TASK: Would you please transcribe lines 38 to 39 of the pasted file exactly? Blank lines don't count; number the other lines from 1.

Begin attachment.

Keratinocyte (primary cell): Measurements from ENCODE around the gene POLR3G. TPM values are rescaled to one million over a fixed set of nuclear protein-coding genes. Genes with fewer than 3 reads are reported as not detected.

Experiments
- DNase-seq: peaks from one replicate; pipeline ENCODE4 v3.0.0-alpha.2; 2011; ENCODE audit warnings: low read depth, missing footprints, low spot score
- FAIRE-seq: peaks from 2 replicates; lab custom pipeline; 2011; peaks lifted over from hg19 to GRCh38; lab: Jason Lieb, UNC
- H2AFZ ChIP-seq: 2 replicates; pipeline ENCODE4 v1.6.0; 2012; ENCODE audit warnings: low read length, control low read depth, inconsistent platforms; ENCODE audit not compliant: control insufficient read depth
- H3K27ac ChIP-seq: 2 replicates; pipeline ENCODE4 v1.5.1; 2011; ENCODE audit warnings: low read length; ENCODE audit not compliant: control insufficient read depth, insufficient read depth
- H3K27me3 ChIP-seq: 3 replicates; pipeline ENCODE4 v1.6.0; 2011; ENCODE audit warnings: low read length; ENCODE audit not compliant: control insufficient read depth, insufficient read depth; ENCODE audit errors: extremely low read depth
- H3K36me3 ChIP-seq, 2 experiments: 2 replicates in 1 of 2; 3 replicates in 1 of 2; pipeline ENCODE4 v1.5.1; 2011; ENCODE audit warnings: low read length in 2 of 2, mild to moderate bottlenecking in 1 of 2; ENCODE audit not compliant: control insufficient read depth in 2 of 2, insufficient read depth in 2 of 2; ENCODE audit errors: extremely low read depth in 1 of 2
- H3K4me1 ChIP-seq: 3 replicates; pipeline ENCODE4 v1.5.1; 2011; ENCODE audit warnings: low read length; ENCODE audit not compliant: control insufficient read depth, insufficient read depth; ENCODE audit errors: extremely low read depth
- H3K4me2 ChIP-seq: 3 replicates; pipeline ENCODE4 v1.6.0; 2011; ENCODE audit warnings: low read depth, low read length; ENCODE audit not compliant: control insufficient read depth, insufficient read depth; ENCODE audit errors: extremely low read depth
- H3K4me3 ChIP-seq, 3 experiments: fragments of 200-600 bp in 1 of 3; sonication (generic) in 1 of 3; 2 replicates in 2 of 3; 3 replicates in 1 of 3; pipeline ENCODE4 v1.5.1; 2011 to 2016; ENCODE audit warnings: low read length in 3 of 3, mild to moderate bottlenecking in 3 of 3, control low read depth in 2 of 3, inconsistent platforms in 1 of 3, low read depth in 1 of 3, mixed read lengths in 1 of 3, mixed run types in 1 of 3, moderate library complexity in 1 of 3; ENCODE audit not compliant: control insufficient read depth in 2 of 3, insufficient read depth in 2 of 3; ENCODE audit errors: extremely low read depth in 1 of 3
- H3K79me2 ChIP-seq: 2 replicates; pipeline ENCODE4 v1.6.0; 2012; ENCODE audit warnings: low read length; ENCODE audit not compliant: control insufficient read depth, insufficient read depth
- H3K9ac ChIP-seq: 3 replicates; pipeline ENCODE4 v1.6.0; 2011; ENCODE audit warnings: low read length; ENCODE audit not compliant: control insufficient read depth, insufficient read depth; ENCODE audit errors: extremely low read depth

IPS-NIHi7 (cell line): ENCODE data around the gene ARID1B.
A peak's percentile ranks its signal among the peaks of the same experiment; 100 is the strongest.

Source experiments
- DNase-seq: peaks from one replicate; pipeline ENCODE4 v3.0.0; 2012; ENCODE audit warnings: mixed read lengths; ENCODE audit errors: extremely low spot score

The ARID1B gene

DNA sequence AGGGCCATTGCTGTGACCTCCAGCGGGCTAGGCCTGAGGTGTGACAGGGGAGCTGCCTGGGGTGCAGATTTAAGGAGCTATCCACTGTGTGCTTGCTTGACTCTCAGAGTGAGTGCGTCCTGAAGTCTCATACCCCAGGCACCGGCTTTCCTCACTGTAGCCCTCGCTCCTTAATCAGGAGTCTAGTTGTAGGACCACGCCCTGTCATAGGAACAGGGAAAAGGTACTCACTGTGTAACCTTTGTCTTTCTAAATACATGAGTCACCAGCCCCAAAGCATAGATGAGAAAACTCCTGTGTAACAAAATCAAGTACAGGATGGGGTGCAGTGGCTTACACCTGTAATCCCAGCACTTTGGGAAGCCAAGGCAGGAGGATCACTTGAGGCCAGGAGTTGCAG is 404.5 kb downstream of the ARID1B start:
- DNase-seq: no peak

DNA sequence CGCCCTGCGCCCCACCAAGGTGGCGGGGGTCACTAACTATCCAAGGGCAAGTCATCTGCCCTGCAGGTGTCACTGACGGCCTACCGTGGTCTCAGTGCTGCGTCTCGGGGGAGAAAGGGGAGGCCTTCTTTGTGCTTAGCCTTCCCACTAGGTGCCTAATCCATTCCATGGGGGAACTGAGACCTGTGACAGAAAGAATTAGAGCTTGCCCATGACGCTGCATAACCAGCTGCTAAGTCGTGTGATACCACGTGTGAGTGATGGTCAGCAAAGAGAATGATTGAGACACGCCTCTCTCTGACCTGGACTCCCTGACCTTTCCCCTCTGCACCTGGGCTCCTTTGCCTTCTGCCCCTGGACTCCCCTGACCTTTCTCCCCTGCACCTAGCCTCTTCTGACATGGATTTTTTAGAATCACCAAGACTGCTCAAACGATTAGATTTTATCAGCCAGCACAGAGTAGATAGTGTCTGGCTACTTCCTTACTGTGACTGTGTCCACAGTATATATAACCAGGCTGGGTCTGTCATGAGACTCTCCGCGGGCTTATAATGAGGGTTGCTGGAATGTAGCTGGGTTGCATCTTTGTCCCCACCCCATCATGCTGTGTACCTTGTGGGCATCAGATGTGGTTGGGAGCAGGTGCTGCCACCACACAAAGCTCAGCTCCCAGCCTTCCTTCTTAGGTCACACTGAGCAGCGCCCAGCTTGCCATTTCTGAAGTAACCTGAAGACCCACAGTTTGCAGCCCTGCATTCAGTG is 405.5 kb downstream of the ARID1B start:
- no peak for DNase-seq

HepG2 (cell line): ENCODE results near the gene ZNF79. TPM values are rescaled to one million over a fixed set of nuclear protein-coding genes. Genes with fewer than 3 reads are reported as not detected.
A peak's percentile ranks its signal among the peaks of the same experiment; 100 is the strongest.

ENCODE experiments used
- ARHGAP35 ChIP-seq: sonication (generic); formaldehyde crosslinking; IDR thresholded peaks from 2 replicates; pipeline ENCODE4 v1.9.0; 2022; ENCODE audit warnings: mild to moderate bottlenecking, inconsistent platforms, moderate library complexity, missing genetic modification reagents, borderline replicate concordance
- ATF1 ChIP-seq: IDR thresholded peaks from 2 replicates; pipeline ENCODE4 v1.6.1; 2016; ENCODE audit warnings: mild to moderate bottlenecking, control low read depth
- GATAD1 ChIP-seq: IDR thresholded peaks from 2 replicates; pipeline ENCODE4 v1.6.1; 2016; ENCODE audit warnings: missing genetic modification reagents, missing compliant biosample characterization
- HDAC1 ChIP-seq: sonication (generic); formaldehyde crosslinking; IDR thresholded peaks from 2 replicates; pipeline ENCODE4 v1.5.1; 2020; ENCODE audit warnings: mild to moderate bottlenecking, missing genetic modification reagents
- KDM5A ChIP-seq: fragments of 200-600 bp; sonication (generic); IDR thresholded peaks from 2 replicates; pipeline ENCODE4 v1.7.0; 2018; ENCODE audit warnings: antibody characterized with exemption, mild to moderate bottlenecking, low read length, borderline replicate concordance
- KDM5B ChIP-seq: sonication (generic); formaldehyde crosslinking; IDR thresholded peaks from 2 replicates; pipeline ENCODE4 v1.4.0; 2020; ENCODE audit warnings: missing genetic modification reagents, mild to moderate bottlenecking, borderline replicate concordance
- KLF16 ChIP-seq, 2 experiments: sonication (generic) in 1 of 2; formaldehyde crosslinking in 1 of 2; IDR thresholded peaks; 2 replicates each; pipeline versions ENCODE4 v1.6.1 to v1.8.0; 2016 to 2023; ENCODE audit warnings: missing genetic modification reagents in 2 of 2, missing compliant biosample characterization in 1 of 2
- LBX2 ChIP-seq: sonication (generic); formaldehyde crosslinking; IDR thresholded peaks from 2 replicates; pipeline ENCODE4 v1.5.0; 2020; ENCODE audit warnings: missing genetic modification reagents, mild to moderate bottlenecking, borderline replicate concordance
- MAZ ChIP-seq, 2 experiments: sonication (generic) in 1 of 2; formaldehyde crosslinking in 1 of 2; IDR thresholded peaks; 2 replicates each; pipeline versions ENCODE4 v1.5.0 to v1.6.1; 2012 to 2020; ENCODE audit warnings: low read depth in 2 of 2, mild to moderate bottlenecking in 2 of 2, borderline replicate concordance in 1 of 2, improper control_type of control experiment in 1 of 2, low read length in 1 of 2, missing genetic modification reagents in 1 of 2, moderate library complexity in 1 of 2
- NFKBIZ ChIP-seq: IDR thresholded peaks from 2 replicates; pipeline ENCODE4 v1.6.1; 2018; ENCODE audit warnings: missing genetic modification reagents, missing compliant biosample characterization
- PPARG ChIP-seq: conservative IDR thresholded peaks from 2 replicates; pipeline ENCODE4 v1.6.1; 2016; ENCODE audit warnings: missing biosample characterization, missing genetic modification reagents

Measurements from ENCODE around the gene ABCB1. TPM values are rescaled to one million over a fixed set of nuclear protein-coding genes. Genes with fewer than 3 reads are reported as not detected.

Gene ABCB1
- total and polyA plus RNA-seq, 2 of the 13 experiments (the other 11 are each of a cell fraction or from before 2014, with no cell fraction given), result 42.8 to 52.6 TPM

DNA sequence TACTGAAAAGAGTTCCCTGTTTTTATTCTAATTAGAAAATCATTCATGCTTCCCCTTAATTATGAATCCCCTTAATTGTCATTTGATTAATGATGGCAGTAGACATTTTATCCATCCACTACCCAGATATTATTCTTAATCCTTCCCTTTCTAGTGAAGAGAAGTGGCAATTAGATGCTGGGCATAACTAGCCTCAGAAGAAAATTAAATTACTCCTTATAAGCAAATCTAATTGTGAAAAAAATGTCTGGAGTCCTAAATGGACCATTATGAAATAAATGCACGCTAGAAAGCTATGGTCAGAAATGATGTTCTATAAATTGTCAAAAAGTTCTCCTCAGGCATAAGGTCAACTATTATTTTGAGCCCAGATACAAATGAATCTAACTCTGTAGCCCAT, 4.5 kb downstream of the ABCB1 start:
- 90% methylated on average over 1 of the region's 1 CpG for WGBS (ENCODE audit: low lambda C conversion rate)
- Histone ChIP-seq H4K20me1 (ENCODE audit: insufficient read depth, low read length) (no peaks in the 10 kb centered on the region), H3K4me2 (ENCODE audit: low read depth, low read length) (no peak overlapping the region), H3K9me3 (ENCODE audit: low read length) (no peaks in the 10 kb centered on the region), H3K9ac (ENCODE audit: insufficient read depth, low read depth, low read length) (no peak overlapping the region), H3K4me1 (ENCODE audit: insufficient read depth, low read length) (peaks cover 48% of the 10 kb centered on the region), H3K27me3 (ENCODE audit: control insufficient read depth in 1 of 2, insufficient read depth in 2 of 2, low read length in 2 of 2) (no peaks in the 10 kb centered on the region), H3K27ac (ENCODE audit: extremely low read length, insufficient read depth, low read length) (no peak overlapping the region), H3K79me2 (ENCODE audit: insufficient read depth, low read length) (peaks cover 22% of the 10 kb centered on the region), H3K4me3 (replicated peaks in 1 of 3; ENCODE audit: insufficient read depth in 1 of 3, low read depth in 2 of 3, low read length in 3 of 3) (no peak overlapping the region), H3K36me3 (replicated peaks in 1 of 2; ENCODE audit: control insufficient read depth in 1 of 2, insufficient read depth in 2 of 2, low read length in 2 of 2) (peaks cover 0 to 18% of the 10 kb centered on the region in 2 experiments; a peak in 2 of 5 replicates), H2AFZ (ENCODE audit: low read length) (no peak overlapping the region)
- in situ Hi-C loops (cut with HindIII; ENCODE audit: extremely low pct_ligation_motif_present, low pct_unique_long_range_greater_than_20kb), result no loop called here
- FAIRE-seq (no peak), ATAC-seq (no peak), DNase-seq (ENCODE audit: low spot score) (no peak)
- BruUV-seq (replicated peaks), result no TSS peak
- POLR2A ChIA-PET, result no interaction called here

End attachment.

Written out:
Gene ABCB1
- total and polyA plus RNA-seq, 2 of the 13 experiments (the other 11 are each of a cell fraction or from before 2014, with no cell fraction given), result 42.8 to 52.6 TPM